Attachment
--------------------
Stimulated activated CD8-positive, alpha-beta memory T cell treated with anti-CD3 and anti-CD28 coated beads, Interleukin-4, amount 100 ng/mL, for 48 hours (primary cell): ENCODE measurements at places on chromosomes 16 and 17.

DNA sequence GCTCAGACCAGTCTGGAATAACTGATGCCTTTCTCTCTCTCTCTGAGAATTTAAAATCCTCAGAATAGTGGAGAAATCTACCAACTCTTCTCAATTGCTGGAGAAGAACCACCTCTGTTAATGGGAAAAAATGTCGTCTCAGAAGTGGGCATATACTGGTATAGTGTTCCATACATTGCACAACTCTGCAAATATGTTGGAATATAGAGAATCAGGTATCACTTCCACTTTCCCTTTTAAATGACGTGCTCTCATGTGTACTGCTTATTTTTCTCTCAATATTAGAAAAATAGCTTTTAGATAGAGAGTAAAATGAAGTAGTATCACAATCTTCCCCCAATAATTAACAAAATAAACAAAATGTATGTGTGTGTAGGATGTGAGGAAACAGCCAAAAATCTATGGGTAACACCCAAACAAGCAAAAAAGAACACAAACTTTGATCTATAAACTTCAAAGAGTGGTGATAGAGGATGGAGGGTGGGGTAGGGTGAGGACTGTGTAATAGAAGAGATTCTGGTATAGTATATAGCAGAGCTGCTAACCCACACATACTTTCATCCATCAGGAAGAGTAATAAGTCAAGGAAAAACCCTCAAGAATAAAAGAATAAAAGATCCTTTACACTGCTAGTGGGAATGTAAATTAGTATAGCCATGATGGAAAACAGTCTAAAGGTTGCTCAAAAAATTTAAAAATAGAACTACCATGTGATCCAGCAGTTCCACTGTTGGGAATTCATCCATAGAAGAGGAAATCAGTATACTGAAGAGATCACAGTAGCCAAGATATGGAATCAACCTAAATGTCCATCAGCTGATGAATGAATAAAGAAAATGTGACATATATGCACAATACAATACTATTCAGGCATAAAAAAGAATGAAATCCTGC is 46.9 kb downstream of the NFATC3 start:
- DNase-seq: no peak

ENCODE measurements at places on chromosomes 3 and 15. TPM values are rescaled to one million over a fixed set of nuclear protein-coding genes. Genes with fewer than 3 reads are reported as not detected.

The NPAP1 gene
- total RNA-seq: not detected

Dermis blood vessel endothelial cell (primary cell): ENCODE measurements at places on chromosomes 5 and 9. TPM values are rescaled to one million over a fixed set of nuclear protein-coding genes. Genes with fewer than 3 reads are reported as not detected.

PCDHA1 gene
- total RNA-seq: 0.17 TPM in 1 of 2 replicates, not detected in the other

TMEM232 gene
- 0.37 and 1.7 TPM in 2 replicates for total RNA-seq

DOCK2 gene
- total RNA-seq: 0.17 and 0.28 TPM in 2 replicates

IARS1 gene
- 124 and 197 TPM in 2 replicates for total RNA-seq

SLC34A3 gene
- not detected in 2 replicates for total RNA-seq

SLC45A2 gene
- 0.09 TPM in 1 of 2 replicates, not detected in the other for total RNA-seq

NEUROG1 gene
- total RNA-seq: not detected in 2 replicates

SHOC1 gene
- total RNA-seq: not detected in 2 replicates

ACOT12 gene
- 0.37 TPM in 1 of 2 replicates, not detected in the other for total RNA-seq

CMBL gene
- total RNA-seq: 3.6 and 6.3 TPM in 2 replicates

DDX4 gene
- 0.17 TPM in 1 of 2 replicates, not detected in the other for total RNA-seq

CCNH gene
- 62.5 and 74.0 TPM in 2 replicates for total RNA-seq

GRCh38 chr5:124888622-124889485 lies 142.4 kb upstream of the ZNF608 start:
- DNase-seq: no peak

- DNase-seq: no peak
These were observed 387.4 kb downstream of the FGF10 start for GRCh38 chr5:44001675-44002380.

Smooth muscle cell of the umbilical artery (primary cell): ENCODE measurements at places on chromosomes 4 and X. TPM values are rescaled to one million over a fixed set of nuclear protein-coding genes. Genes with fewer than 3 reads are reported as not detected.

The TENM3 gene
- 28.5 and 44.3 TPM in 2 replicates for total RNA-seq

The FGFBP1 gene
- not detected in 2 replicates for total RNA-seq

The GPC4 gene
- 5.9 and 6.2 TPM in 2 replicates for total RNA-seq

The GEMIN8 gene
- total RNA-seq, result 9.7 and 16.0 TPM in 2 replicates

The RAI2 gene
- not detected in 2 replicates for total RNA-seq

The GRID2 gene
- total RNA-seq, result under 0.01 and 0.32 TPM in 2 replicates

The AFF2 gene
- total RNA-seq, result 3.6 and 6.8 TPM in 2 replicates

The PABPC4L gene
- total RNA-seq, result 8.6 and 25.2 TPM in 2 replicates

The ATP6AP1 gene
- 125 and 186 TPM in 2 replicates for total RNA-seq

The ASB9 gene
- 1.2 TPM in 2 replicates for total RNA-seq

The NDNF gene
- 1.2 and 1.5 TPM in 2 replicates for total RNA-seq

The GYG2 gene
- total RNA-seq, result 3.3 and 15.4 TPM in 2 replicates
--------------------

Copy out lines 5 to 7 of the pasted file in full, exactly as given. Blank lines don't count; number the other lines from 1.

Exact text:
The NPAP1 gene
- total RNA-seq: not detected

Dermis blood vessel endothelial cell (primary cell): ENCODE measurements at places on chromosomes 5 and 9. TPM values are rescaled to one million over a fixed set of nuclear protein-coding genes. Genes with fewer than 3 reads are reported as not detected.